Monday, January 13, 2014

Bloggers Unite for #EndoMarch2014: Week 1 - Basic Info and Why I Am Marching

Rocking my Endo Warrior shirt

You may have read my last post, A Message to my Endo Sisters, but what you might not know is that I have become very active in the Endometriosis Support and Awareness community since my excision surgery in June. I flew halfway across the country to have my endometriosis excised, meaning the tissue was cut out completely, like a cancer. I have written some articles for an online women's health journal, Hormones Matter, about my experiences with Endo and some recipes that I have created for my anti-inflammatory diet. I have also joined several support groups online, and have met some amazing, inspiring women along the way.

I have been gearing up for the EndoMarch in Washington, D.C. on March 13th, 2014. The event will unite women, men, families, partners, doctors, nurses, and advocates whose lives have been changed by Endometriosis, a disease which affects nearly 176 million women and girls worldwide. Dr. Camran Nezhat and his team have put months of effort and planning into this worldwide event to raise awareness, begin early detection screenings, advocate effective treatment, advance training for nurses and physicians, and allocate governmental funding for endometriosis. To find a team in your country, click here

In the US, the EndoMarch will take place from 9am to 9pm, including live music, special guest speakers, a march on Capitol Hill, and a post-march dinner. Registration is free, and you can do so on the EndoMarch website.  I personally cannot wait to meet my Endo Sisters and have my voice heard!

As a Stage IV Endometriosis patient who has lived with this disease for nearly 15 years, and who has been given her quality of life back by a highly skilled excision specialist, I want to tell my story. I think it is incredibly important that girls and women know the signs and symptoms of this disease so that they can get effective treatment as early as possible. Endometriosis stole years of my life, jeopardized my career, destroyed my organs, and negatively impacted my fertility. I spent far too many years of my life on hormonal suppression therapies that came with their own complications. I gained a lot of weight, experienced menopausal symptoms, experienced impaired ovarian function, decreased bone density in my spine, and even lost a decent amount of my hair. The countless doctors I have seen for the pain and detectable complications (mainly, complex ovarian cysts) dismissed my requests for surgery, and gave the disease more time to destroy my body. It took 7 years after my first ER visit for a doctor to finally agree to perform an exploratory surgery. By then, the damage had been done.

Every doctor who comes in contact with women with pelvic pain needs to know what endometriosis is, how it can impact a woman's health, effective treatments with low risk of life changing side effects, and to whom they can refer the patient if they cannot effectively treat her pain (click here to learn more about the difference between burning the surface of endometriosis [ablation or fulguration] and completely removing the disease [excision]).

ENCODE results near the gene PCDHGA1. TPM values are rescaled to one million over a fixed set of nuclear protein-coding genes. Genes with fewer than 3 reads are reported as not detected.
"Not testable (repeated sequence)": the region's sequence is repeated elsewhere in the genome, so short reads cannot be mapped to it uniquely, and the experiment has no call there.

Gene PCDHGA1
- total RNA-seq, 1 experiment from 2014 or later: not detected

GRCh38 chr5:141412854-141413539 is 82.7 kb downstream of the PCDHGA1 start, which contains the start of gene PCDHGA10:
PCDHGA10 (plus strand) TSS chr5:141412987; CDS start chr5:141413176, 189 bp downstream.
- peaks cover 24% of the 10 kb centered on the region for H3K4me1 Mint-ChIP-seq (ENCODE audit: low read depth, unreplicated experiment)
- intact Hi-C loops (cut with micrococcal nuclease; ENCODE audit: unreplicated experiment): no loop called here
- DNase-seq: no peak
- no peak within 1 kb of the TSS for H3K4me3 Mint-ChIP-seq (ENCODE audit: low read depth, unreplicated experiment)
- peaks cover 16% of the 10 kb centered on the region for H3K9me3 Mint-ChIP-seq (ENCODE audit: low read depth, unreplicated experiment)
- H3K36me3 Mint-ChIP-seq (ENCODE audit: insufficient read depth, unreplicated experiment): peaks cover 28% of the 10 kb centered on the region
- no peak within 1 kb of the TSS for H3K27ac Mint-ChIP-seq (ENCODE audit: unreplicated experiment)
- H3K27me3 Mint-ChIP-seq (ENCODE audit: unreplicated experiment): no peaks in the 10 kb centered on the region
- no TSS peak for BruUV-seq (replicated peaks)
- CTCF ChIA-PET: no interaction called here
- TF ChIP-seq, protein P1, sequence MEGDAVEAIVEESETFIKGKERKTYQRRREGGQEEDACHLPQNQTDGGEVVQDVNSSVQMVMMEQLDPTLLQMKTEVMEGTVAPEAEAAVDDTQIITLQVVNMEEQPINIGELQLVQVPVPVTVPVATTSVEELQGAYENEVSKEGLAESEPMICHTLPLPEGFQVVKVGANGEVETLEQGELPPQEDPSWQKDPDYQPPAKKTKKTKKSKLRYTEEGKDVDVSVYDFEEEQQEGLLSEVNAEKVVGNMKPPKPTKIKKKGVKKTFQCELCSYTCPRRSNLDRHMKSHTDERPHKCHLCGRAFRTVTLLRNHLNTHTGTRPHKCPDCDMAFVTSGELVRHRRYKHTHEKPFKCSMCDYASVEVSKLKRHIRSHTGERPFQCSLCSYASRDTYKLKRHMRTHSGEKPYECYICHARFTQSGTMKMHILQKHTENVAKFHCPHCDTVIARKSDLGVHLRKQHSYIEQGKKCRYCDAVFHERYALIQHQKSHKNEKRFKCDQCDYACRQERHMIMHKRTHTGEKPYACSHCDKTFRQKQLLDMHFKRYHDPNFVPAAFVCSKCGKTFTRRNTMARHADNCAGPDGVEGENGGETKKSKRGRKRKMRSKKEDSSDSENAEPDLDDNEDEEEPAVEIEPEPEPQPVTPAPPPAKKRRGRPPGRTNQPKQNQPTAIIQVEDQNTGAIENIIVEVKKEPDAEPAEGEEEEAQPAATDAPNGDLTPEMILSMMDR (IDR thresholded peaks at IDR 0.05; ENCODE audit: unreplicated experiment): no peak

Endometriosis does NOT contain itself to a woman's reproductive organs, and is not cured by hysterectomy. Endometriosis has been shown to produce its own estrogen, which feeds the disease. This is why women have pain even during and after hormonal suppression, complete hysterectomy, pregnancy, and menopause. At my excision surgery, just 11 months after my ablation surgery, endometriosis was found on my bowel, left round ligament, utero-sacral ligaments, cul-de-sac, pelvic brim, bladder, ovaries, ovarian fossa, appendix, rectocervical space, and one Fallopian tube. In total, 18 separate sites of confirmed endometriosis. 

Endometriosis is NOT caused by infections, STDs, or retrograde menstruation. Studies suggest that endometriosis is laid down during embryonic development by dislocated endometrial tissue. In fact, patients have been found to have symptoms (such as bowel issues and endometriomas) prior to the onset of menses. The sooner we dispel the myths, the sooner we can start treating the disease effectively. 

Endometriosis DOES come at a heavy price. Not only does endometriosis steal a woman's physical and emotional health, but it steals her ability to be a productive member of her community. Despite our best efforts, many endometriosis patients have had to take significant time off from work and school. Many of us are barely able to leave our beds when our pain is at its worst. A study has shown that the health insurance and loss of productivity costs are estimated at $22 billion in the US alone. Endometriosis is worth allocating funding for research and medical professional training. 

For all of these reasons, for myself and for my Endo Sisters, I am ready to stand up and have my voice heard. Endometriosis is a complex disease with the potential for serious complications. It is a disease that affects every aspect of a patient's life, and loved ones around her. Women with endometriosis deserve better than to be put on band-aid treatments that do not reduce or cure their disease. Endometriosis patients deserve better than to be brushed aside when doctors do not know what to do for them next. Endometriosis patients deserve effective treatment and recognition for the strength and courage they show as they fight this debilitating and life-changing disease. 

I will be joining other bloggers for the next 10 weeks as we Unite for EndoMarch 2014!

I hope to see you all on March 13th!

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